4. The Absence of Meaningful Moral Choices

But there is another problem. Just as no one can win an argument with anyone else by persuading them with reasons, no one can win such an argument with himself or herself in trying to determine what their own moral commitments should be. In other words, no one can have real reasons for choosing the moral positions and values that they do, and no one can have any real reasons for choosing any way of life over any other as the best possible life. So any choice about the kind of life one will lead (and of course these choices have to be made, either consciously or unconsciously) must be arbitrary; any individual could always just as easily have chosen some other life which would have a very different set of moral positions and values (After Virtue Chapter 4). And if I can choose to be anything, but have no way of discovering reasons that might persuade me that some choice is the best, then it is impossible for me to make any kind of meaningful commitment to any of my choices, and it will be extremely easy to revise my morals in the name of expediency. The temptation will therefore be strong to choose moral principles on the grounds of effectiveness. I will choose my values at any given time because they happen to be useful as a way of attaining something else I value, rather than rationally choosing the best possible life and then letting that choice of the best life determine what I should value and what I should do. Perhaps I will choose values that enable me to be more popular in my community, or values that are useful for justifying my desire for money, or values that I believe will make me more successful at my job. What most people cannot do and are not even aware that they should do is tie their moral positions to a coherent and defensible version of the good life for human beings. The modern philosophies that have received the most attention and support – theories of utility such as those put forward by Jeremy Bentham and John Stuart Mill, and theories of rights such as those advanced by John Locke and John Rawls – cannot provide such a description of the good life for human beings, and MacIntyre regards them as having failed in their ambitions to do so and therefore to have failed in their project of creating new moral systems even on their own terms (After Virtue Chapter 6)."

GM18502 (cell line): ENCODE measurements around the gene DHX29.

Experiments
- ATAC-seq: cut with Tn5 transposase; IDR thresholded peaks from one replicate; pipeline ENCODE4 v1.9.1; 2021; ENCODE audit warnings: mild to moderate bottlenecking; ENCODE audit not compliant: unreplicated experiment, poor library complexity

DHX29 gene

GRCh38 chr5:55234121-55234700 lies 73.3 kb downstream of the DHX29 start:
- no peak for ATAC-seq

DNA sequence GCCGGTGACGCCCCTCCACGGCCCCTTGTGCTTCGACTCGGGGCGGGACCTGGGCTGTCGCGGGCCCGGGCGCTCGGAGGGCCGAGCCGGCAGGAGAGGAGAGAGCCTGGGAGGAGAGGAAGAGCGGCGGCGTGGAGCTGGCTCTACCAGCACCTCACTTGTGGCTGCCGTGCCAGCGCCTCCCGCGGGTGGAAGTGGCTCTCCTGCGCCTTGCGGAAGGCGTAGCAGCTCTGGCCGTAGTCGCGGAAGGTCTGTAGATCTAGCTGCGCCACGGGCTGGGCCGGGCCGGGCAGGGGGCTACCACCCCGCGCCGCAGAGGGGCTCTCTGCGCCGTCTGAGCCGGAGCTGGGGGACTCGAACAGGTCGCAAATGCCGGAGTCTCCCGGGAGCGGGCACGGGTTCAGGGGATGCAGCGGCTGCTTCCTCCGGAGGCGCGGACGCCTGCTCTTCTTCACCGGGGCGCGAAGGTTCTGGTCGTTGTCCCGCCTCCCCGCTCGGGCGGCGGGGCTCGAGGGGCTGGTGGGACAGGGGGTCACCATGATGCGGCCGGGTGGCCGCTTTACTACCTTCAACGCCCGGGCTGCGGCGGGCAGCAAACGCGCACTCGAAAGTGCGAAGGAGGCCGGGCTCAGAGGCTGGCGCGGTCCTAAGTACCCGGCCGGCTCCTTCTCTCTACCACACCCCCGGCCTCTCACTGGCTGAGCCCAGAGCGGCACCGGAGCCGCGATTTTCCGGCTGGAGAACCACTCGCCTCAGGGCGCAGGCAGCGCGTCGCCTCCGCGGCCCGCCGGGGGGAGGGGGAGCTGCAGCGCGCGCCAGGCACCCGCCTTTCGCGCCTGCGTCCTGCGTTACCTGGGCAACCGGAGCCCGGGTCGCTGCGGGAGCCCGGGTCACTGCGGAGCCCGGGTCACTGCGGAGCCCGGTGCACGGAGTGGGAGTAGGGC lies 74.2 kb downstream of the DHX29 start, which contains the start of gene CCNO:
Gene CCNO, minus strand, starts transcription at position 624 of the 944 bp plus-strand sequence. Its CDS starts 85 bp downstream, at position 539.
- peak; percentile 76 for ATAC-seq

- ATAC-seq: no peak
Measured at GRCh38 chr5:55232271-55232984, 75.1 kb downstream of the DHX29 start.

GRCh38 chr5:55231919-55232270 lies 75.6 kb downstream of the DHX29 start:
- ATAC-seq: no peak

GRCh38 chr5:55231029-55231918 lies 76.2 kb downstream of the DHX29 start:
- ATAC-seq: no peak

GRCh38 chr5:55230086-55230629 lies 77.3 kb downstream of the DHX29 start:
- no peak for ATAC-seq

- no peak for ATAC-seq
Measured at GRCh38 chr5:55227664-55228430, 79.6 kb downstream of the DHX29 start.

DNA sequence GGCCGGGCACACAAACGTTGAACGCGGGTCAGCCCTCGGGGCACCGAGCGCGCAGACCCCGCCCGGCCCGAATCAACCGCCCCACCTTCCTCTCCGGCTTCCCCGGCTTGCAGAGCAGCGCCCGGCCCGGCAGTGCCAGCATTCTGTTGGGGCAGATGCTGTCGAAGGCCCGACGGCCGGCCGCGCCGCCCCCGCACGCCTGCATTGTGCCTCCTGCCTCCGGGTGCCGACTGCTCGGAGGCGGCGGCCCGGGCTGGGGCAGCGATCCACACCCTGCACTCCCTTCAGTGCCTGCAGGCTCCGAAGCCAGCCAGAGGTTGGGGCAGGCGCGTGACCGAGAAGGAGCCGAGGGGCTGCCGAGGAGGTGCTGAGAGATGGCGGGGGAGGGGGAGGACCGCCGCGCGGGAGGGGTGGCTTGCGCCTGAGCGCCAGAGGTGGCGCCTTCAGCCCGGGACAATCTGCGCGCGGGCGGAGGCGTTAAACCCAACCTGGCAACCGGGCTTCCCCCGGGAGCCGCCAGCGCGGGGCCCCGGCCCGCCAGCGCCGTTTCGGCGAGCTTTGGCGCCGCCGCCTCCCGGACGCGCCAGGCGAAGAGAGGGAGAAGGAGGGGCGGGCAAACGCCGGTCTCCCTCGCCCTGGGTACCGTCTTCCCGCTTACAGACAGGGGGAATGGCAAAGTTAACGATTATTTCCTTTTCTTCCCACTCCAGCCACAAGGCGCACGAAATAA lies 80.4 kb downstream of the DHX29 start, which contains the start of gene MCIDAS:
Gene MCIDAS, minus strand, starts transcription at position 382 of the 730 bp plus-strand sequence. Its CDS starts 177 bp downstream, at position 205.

from here:

message 4: by Candy (new)

Candy | 2728 comments Mod
message 115: by Gabriel Jan 14, 2017 09:11AM
Gabriel | 71 comments Hi Candy. It seems to me, from what you say, this Macintyre person is just making grand-sounding absolutes out of relativities. Of course there are big gaps in our knowledge and a lot of mutual incomprehension of each others' meanings, but I'm sure that was always the case. When was this supposed era of moral certainty that we have lost? Certainly not in Shakespeare's time. It might have appeared to be stable earlier in Britain, or in Spain, under Catholicism but how would anyone know, since alternative views were repressed? And science itself was only built up through trial and error and reason - there's no point at which it's final. We have reached a point now where science is incredibly powerful, and yes, that knowledge could be lost again. But morality never was in that state to start with. The imposition of moral codes was inseparable from power. That's not to say they were entirely bad either - they helped to hold a society together, but at a cost. There certainly is huge conflict about morality now, but I don't see that as meaning there has been no progress and it is all totally subjective. Democracy means letting the different views argue it out - with as much reason and evidence as possible, and without violence. There are big areas of agreement between large numbers of people. For me humanitarianism is the top principle, and I'm sure it is for millions, but how to achieve it always needs to be debated as conditions change. But isn't this exactly what Shakespeare's about? Trying to find moral, emotional and human bearings in the midst of turmoil and misunderstandings? Each of the characters in T&C makes sense of life in their own way and often tries to impose it on others, but they're not in total disarray - they do influence each other, there are overlaps of meaning, and the ultimate effect depends on how all these meanings interact. T&C is a play where the level of disintegration is high. It's more unified in some others - but always with deep questioning. MacInteyre has (as you reflect him) some good descriptions of the way that, for example, your president-elect abuses reason. But to say that's true of the whole society today is sheer defeatism. For me, there is great appeal to reason, as well as emotion, in the way that Shakespeare shows us people MISunderstanding each other or abusing reason. To be able to see many sides of a question and why they can't see each other is a great gainin reason. But it is never absolute.